Wednesday, 11 April 2012

Nick Nolte, The Falklands and Today

Two snapshots from the last couple of weeks:

1. I'm watching The Thin Red Line. Tremendous. A bunch of American soldiers are trying to take a grass-covered hill somewhere in the South Pacific. Every time they move forward they're cut to threads by Japanese machine gun fire. Their sergeant tells them to dig in and gets on the phone to the colonel.
``Colonel'', he says, ``We can't move forward. My men are being slaughtered.''
The colonel on the other end of the line is apoplectic. Ranting and raging he repeatedly orders the sergeant to get his men forward or God help him he'll cut his goddam balls off. The sergeant steadfastly refuses.

Eventually the colonel makes his way to the front where he treats the sergeant with contempt - ``Are you prepared to give an order that will result in your men dying?'' - and removes him from command. Those soldiers will go forward now!

In the immediate aftermath the colonel pauses and reflects that this is ``my first war''. That ``I've waited my entire career for this chance and I'm not going to let it slip now.'' The viewer watches horrified. These men will be driven to their death because this is the colonel's chance...

* * *

It's a compelling sequence, although I wondered if it were a little over the top. The ranting colonel is played by Nick Nolte and I couldn't help thinking he over-egged it a little...

2. A couple of days later the Today programme are commemorating the thirty year anniversary of the Falklands war. They interview two navy brass - a commodore and an admiral I think. They witter on for a while in plummy accents, then the interviewer asks one of them ``Was it worth it?'' I guess he's thinking of the 900 dead, the maimed, the wounded, the insane...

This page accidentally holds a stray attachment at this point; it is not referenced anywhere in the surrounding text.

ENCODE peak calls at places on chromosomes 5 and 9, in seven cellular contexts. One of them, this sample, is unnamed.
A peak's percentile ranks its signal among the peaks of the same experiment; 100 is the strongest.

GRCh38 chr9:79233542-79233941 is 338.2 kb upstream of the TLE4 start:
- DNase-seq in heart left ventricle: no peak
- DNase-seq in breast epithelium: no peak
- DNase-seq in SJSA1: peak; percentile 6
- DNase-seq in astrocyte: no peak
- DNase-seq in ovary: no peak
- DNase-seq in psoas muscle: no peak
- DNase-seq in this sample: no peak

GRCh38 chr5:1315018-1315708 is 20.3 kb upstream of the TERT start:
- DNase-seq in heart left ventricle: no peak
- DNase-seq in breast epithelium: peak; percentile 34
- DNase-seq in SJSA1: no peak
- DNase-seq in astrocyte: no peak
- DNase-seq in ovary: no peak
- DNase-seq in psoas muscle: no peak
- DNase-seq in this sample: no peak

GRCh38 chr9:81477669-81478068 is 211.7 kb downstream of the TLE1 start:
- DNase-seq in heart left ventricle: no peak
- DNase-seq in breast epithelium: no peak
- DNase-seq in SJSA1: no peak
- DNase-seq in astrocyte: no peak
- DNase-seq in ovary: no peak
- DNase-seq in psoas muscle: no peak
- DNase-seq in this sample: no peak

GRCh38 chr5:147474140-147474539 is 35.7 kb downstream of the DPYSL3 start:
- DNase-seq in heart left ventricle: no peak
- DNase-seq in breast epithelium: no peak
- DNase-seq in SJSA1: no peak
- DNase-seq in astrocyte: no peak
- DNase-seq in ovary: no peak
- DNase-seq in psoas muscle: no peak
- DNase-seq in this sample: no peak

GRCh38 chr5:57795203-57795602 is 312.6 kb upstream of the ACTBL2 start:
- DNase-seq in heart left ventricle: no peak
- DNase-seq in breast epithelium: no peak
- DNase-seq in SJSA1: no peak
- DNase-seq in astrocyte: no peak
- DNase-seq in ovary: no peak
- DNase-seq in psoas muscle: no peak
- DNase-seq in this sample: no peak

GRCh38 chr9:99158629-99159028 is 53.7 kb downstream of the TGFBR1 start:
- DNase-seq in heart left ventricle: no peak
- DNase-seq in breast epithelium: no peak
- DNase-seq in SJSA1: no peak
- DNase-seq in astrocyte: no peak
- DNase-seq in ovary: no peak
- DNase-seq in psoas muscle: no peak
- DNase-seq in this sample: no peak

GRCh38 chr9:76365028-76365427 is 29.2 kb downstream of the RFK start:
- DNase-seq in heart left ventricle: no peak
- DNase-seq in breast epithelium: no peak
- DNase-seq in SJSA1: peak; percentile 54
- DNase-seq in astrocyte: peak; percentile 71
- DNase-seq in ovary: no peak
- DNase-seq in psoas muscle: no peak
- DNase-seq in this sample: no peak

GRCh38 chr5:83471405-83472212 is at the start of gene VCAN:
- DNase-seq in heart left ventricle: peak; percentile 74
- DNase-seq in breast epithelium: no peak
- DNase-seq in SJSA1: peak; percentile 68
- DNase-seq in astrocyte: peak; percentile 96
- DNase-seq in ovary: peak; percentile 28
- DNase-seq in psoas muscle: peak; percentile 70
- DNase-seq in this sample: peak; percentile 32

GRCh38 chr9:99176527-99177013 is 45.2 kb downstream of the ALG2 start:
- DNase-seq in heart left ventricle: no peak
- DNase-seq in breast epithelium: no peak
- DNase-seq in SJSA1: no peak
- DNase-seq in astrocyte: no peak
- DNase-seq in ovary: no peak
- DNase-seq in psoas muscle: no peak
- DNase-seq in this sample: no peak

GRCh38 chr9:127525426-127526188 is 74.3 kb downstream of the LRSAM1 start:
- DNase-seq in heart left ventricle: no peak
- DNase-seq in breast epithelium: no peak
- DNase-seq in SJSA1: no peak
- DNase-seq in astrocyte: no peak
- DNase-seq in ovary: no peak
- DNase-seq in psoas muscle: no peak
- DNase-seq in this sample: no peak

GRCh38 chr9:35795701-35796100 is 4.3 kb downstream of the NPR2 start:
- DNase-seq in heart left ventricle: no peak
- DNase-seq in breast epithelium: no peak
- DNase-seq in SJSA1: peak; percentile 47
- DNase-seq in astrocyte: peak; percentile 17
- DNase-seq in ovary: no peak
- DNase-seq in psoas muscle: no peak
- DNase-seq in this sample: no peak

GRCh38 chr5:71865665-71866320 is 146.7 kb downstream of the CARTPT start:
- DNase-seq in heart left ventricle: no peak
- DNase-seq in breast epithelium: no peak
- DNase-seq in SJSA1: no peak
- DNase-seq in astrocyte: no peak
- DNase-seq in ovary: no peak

One of the two, the commodore I think, replies: ``Oh yes. It was certainly worth it... We had a whole generation of sailors who'd never experienced war. It was my first war'' (the last sentence emphasising incredulity). The admiral chimes in, ``One got to see what the navy was really for.''

* * *

Deja vu all over again. Turns out Nick Nolte got it spot on - war really is the chance that the top brass spend their lives waiting for.

You could hear the relief in those two sailors' voices when they spoke of the war and how it showed off what the navy was all about. That generation without war must have started wondering whether we really needed such a spectacularly well-equipped military. Too long without war and the armed forces were starting to look over their shoulders...

Of course, since the Falklands, this country has regained its appetite for war - we've had half a dozen in the last fifteen years. Everyone knows what the navy, the air force, the army are really for. Now no one need worry...

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